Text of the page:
Some historians have called Grady a racial moderate for his time and place, but his own words suggest he was comfortable with racial violence.
Well before he became managing editor and part owner of the Constitution, Grady addressed an editorial in the Rome Commercial, a Georgia newspaper he edited early in his career, to his “friends” and “brothers” in the “Ku Klux Klan.”
“The strength and power of any secret organization rests in the attribute of mystery and hidden force,” he wrote. Its members “can be called together by a tiny signal, and when the work is done, can melt away into shadowy nothing.”
Convict labor in the ‘New South’
Lynching was not the only white tool of racial terror and control in the South. Another was the convict lease, which, along with lynching, Wells termed the “twin infamies” of the region.
Grady’s New South promise of cheap labor for industrialists was fulfilled in part by convict leasing – a penal system targeting black men, women and even children, who were routinely arrested for vagrancy, minor offenses and trumped up charges. Once convicted, victims were leased to private companies to serve their sentences working in coal mines, laying railroad tracks and making bricks.
Horrors awaited in these private labor camps: shackles, chains, rancid food, disease, filthy bedding, work from sunup to sundown and tortures like the “sweat box,” flogging, hanging by the thumbs, a water treatment akin to waterboarding and rape. Convicts were killed during escape attempts, in mine explosions and railroad accidents and by sadistic camp bosses.
Grady knew the convict lease system well. His newspaper reported on it frequently, as I discovered by reading material in his personal archive at Emory University and contemporaneous issues of the Constitution.
What’s more, from 1880 to his death in 1889, Grady served as kingmaker for a group of white supremacist Democrats – variously termed the “Atlanta Ring” and the “Bourbon Triumvirate” – who enriched themselves by leasing convicts from the state to work in their private businesses.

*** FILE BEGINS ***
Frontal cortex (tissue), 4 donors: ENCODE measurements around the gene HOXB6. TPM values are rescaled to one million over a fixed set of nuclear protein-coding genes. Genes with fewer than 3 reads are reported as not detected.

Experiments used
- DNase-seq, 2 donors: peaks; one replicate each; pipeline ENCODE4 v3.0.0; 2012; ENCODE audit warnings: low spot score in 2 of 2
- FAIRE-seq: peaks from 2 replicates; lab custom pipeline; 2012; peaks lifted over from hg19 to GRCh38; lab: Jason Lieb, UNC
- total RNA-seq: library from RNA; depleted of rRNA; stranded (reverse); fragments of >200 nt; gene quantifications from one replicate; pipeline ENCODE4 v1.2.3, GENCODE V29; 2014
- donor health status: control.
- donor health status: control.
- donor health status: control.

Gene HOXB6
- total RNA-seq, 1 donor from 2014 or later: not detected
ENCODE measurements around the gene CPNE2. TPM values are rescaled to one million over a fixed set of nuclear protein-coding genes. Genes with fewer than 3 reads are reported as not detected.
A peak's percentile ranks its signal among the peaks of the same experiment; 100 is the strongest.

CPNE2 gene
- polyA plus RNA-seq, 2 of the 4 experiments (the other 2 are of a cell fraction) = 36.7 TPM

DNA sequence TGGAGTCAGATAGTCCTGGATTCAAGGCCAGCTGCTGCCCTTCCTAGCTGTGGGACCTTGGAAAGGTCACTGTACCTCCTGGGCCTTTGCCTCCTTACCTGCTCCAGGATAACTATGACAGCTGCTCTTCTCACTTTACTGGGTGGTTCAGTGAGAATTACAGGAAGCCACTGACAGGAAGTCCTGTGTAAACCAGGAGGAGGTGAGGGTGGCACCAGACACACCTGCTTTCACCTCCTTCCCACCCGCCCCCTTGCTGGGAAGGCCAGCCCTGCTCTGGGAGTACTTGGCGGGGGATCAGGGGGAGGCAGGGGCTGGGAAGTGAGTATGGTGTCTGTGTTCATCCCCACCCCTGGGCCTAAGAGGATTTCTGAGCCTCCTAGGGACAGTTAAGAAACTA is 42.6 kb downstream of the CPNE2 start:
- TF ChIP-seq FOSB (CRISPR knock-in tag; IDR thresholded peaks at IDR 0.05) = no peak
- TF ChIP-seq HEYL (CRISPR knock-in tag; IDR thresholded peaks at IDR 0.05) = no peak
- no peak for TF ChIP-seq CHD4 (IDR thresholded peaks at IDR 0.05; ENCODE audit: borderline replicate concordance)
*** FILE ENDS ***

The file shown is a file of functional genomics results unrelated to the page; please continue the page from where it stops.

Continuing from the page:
In an era of machine politics and a press aligned with political parties, Grady proved a master of both.
Using the Constitution as a tool of public influence, Grady helped appoint or elect Joseph E. Brown to the U.S. Senate (1880-1890), Alfred H. Colquitt to the governorship (1880-1882) and U.S. Senate (1883-1894), and John B. Gordon to the governorship (1886-1890).
Brown made a fortune working convicts at his Dade Coal Mines, where Colquitt was a major investor. Gordon worked convicts on his plantation and subleased others to companies and farmers.
In 1886, Grady sent a Constitution reporter to cover a rebellion at Brown’s coal mines. The prisoners were “ready to die, and would as soon be dead as to live in torture,” one convict said. The governor ordered the convicts starved into submission, and Grady’s reporter witnessed the flogging that followed their surrender. He called it “a special matinee” in his news report.
Black Georgians protested their powerful white neighbors profiteering off forced black labor. William White, editor of the black newspaper the Georgia Baptist, put it plainly: “The fortunes of many a prominent white Georgia family [are] red with the blood and sweat of Black men.”
Grady may have been a pioneering journalist, but his journalism served profoundly anti-democratic purposes.
The University of Georgia’s journalism school is named for Grady – a fitting namesake, it was recently said, because of Grady’s “work in uniting the country, not dividing the country.”
Grady may have united Southern and Northern whites, but he did not unite the country. Rather, he excluded black Americans from the union of North and South and the national democratic project that union represented.
The Grady College motto is “We Are Grady.” Thomas Fortune might well have asked Grady who he would include in that “we.”
Republished with permission under license from The Conversation